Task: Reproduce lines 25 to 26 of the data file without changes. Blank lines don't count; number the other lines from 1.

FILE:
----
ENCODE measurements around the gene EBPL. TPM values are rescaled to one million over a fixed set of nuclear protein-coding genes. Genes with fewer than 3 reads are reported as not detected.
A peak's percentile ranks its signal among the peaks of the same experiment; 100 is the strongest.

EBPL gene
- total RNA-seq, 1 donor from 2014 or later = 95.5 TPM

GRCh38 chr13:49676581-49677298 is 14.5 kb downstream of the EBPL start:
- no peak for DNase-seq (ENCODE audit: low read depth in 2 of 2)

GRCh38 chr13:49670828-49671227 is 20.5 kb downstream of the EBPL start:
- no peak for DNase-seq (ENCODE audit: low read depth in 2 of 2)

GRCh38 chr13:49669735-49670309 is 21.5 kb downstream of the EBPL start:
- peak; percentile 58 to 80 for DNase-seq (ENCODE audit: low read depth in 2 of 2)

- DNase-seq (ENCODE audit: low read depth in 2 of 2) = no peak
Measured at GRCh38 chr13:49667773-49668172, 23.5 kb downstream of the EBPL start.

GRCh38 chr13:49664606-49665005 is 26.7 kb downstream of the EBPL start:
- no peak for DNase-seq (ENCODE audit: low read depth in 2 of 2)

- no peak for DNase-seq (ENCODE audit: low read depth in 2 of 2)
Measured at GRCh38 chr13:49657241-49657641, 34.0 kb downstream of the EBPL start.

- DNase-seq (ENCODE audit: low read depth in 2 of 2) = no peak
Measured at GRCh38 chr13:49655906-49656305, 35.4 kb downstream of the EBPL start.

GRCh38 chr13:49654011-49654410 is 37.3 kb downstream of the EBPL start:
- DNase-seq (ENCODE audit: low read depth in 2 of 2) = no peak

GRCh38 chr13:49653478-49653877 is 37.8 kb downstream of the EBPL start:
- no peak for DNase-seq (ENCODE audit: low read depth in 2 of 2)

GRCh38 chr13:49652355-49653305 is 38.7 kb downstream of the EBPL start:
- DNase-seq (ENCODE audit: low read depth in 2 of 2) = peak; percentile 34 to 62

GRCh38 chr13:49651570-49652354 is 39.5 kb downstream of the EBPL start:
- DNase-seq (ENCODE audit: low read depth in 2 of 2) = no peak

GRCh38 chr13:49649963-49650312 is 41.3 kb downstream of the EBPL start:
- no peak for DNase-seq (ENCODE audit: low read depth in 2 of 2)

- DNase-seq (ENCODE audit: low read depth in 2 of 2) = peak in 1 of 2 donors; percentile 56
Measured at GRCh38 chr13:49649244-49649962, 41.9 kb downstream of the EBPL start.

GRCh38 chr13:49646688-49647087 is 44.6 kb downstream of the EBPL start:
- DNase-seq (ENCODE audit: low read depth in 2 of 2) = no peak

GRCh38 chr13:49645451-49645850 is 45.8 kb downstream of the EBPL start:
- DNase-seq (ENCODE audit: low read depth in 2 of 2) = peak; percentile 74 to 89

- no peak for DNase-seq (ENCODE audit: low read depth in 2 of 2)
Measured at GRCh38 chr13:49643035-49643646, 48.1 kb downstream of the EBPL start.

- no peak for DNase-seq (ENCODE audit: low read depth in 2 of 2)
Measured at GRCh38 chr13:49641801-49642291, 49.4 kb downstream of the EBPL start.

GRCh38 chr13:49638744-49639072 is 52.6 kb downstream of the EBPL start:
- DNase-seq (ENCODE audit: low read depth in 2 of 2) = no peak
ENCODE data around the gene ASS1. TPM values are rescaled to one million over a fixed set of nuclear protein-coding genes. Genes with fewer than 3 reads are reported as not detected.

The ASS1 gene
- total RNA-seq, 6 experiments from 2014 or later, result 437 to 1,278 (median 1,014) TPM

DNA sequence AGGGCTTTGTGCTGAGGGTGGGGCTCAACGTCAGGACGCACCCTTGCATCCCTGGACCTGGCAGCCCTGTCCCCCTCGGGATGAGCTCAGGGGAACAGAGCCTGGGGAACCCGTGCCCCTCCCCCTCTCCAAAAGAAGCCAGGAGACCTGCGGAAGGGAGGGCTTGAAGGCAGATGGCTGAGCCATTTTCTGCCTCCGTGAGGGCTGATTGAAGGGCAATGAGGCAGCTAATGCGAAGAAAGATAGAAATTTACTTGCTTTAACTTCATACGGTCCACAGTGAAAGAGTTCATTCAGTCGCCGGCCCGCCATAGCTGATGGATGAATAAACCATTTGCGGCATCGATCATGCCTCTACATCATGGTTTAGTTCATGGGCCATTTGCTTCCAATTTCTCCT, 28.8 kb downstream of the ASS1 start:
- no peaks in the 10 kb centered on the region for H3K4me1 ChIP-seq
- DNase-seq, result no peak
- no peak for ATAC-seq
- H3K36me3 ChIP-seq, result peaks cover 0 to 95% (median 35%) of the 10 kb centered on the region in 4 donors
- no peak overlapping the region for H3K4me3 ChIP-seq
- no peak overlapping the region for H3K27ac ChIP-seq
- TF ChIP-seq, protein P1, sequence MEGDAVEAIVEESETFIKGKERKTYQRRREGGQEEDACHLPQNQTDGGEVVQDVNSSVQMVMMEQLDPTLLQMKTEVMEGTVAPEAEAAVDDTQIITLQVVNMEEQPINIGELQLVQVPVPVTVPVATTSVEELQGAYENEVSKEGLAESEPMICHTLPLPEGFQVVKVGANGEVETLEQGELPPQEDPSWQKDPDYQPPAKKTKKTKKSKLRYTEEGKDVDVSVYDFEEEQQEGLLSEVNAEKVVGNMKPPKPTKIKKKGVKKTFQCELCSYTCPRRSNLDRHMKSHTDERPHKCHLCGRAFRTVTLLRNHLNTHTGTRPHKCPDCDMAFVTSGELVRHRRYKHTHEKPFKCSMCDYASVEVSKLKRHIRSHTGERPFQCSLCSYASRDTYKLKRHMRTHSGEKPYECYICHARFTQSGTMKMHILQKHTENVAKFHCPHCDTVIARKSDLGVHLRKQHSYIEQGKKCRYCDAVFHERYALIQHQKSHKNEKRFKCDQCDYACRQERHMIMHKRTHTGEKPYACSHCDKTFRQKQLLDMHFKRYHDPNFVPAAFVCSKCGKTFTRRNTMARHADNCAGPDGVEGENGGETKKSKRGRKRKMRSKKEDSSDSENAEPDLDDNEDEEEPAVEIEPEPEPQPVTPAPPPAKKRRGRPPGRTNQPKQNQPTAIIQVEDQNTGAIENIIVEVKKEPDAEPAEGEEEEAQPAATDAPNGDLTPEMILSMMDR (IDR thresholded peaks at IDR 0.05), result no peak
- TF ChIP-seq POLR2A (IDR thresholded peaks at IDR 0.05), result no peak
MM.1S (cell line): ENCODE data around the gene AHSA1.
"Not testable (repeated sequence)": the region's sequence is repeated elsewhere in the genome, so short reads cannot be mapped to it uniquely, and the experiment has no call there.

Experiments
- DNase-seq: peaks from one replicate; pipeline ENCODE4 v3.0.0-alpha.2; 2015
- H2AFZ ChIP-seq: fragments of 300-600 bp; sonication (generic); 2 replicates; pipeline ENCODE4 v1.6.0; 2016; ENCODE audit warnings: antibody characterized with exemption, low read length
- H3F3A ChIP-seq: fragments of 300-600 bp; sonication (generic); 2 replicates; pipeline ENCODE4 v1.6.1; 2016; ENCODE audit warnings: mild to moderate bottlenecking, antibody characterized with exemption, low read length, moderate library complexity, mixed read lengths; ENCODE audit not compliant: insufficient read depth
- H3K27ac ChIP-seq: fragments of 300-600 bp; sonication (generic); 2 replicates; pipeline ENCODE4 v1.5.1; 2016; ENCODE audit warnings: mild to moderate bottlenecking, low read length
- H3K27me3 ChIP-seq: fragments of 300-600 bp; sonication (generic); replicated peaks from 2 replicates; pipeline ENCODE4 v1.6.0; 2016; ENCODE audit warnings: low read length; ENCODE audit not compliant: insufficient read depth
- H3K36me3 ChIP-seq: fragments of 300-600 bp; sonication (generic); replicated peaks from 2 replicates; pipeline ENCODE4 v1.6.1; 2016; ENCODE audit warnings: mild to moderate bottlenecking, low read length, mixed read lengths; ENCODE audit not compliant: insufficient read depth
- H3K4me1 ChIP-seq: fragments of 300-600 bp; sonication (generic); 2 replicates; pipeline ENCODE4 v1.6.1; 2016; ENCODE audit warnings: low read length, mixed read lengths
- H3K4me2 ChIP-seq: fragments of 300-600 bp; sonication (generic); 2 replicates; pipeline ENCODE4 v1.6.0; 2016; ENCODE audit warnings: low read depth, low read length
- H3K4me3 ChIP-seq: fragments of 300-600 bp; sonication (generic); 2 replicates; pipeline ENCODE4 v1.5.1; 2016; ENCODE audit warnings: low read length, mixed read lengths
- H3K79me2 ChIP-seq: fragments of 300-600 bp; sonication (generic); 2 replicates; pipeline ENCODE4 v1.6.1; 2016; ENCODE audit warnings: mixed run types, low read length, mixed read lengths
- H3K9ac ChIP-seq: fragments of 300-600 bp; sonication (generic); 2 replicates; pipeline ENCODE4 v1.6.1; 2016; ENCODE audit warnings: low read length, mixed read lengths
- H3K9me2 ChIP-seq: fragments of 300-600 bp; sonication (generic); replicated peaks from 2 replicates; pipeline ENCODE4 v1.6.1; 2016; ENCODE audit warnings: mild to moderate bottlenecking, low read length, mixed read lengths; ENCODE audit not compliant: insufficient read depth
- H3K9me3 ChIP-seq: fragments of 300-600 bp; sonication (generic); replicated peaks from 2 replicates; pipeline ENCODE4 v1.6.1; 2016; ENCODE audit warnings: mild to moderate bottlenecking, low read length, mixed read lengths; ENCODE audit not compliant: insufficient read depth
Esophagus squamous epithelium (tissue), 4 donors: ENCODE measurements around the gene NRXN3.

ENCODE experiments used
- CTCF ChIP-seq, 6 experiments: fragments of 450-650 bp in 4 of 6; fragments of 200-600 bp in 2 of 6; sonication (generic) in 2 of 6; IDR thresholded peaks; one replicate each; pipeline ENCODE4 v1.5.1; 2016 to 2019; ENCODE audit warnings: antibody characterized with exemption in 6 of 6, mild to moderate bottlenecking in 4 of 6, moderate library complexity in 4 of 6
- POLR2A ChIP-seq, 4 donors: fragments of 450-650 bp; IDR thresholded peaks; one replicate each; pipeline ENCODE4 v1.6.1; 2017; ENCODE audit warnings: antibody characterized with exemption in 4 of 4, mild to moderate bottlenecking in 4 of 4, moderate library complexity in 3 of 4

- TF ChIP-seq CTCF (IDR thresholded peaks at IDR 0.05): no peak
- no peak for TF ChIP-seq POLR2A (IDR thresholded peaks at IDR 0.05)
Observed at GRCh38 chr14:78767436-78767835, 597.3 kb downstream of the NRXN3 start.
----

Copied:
GRCh38 chr13:49651570-49652354 is 39.5 kb downstream of the EBPL start:
- DNase-seq (ENCODE audit: low read depth in 2 of 2) = no peak